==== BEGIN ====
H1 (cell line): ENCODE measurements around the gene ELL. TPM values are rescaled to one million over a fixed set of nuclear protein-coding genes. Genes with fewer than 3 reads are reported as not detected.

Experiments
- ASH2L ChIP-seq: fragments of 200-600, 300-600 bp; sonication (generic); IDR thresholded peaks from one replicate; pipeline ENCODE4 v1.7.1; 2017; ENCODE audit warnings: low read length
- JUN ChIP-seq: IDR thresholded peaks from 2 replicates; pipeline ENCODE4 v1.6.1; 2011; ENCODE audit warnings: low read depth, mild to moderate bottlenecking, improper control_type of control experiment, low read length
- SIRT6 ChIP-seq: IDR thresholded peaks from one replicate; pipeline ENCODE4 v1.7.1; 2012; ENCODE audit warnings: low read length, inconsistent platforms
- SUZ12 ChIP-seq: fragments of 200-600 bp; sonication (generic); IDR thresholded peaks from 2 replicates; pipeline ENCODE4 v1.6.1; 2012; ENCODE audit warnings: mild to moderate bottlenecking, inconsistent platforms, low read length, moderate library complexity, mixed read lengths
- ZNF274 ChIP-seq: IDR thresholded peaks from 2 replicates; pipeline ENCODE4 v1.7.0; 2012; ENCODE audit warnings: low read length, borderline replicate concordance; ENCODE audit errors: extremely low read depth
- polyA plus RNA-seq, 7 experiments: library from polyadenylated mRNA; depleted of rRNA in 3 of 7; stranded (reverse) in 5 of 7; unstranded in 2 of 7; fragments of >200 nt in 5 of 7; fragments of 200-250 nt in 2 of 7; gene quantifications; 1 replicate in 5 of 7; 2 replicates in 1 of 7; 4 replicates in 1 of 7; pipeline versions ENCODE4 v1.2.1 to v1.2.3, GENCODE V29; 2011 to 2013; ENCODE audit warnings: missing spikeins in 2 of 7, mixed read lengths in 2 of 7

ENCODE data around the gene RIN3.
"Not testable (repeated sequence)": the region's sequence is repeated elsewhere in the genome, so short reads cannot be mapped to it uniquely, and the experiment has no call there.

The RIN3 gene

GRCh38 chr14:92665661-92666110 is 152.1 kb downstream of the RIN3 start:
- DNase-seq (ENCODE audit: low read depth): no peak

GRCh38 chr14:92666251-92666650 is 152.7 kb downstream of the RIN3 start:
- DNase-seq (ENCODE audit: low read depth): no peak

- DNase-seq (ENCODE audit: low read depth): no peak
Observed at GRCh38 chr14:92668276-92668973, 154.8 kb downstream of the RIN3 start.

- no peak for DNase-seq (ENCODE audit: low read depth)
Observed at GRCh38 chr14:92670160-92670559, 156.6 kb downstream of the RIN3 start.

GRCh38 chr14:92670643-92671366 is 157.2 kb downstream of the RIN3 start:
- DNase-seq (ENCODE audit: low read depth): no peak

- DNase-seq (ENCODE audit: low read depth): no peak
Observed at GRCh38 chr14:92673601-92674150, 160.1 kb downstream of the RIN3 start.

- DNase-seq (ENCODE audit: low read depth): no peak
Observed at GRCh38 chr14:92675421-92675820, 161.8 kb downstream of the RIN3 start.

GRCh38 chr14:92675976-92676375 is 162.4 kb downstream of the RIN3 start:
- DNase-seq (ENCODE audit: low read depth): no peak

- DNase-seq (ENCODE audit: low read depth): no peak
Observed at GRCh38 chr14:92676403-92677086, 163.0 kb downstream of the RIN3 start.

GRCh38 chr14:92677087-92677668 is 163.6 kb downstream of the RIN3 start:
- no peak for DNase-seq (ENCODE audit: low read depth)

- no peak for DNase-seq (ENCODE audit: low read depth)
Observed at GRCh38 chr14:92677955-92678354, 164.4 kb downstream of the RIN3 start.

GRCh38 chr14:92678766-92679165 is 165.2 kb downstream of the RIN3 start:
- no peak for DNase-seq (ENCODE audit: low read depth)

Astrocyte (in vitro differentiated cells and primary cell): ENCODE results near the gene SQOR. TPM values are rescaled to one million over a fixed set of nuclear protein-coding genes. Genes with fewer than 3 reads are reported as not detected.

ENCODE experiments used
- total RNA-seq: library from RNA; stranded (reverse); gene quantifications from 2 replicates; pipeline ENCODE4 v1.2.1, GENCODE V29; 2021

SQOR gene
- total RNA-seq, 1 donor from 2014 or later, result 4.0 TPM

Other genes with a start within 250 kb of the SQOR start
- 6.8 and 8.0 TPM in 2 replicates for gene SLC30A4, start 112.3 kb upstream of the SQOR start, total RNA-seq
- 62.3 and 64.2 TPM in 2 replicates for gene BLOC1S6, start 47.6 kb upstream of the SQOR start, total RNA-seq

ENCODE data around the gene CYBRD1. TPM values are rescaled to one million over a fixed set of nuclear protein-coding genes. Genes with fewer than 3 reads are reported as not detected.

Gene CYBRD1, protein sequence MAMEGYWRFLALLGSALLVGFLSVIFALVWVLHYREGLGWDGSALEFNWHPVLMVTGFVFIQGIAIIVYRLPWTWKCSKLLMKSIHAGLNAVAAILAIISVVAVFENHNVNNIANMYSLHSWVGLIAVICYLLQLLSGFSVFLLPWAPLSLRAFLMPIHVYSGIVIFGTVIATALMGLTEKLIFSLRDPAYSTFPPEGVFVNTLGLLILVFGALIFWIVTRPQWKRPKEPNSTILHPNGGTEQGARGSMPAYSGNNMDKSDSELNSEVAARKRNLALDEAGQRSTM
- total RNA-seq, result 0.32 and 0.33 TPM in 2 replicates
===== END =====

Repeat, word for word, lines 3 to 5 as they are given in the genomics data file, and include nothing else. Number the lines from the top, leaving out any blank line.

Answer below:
- ASH2L ChIP-seq: fragments of 200-600, 300-600 bp; sonication (generic); IDR thresholded peaks from one replicate; pipeline ENCODE4 v1.7.1; 2017; ENCODE audit warnings: low read length
- JUN ChIP-seq: IDR thresholded peaks from 2 replicates; pipeline ENCODE4 v1.6.1; 2011; ENCODE audit warnings: low read depth, mild to moderate bottlenecking, improper control_type of control experiment, low read length
- SIRT6 ChIP-seq: IDR thresholded peaks from one replicate; pipeline ENCODE4 v1.7.1; 2012; ENCODE audit warnings: low read length, inconsistent platforms